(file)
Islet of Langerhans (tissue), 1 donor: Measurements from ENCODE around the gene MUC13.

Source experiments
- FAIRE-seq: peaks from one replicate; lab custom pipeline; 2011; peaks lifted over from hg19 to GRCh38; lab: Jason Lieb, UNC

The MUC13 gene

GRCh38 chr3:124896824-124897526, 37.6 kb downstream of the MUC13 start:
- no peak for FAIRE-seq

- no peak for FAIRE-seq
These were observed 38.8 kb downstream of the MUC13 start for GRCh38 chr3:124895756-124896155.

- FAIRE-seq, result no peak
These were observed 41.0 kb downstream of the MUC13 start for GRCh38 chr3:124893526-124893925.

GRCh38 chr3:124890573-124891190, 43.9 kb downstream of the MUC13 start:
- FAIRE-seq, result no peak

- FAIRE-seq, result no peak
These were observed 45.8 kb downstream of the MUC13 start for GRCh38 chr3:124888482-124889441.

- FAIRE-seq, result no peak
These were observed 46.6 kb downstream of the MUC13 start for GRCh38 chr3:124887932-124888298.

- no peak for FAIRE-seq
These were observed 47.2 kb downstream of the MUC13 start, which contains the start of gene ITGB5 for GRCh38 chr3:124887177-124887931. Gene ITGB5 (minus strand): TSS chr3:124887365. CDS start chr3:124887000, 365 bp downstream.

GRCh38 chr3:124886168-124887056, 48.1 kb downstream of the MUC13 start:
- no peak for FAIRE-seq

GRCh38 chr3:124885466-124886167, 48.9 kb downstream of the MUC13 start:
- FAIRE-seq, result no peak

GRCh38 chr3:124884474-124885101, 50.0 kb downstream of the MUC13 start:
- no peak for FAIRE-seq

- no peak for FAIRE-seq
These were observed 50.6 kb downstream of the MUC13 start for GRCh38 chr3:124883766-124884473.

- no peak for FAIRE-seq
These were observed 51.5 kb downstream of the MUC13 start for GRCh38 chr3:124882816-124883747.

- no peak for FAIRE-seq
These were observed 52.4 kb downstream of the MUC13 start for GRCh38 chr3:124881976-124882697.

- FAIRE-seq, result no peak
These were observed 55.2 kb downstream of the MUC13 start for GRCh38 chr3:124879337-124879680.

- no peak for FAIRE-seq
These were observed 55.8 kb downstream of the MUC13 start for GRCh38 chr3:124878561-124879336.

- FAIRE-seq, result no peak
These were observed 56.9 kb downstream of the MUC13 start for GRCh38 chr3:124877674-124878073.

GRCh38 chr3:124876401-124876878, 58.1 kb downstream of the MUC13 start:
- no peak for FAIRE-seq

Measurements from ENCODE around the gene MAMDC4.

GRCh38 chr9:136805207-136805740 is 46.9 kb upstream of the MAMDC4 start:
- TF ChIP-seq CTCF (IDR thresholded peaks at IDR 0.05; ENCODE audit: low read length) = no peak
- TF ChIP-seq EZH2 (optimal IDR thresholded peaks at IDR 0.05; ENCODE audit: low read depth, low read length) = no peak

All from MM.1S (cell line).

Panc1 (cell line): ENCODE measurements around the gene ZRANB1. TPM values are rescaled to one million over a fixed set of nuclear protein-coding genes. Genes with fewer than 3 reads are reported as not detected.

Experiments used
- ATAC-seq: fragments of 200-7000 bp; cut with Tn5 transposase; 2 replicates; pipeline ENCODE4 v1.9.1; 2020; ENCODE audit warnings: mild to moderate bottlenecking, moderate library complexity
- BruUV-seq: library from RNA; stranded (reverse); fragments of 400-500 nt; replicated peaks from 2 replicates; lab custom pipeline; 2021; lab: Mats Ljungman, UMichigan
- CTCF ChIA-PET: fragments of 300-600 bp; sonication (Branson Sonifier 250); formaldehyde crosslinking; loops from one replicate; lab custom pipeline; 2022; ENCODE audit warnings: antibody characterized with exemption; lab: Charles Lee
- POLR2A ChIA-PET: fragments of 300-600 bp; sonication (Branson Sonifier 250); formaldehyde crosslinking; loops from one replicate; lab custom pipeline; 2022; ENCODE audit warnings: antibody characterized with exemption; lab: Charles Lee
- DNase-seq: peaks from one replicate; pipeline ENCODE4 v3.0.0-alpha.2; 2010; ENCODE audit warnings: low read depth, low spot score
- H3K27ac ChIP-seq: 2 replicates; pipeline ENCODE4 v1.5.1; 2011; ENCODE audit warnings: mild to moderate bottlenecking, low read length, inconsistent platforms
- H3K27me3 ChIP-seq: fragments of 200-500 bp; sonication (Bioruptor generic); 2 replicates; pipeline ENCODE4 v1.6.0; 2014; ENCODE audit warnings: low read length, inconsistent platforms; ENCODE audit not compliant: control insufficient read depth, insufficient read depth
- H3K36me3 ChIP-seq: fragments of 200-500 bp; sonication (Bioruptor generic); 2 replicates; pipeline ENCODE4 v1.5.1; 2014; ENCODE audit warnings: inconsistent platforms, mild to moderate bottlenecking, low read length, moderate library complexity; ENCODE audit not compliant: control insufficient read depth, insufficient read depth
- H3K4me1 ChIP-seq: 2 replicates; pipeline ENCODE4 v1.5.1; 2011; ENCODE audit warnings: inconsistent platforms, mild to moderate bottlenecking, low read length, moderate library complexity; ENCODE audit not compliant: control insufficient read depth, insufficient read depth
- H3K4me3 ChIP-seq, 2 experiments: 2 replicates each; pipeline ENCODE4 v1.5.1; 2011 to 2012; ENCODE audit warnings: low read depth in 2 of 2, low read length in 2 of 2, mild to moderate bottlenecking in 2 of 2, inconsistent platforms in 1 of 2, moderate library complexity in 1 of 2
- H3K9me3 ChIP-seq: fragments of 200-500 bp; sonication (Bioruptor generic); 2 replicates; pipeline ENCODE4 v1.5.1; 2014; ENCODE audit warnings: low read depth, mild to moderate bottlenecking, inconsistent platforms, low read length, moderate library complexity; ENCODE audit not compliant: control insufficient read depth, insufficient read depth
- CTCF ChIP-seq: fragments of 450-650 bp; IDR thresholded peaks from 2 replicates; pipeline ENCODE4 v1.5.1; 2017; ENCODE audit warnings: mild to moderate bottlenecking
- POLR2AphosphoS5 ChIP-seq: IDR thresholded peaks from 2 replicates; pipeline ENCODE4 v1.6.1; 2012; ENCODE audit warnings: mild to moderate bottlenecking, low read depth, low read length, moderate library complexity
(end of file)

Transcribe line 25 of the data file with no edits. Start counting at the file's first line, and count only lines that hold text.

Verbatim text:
- no peak for FAIRE-seq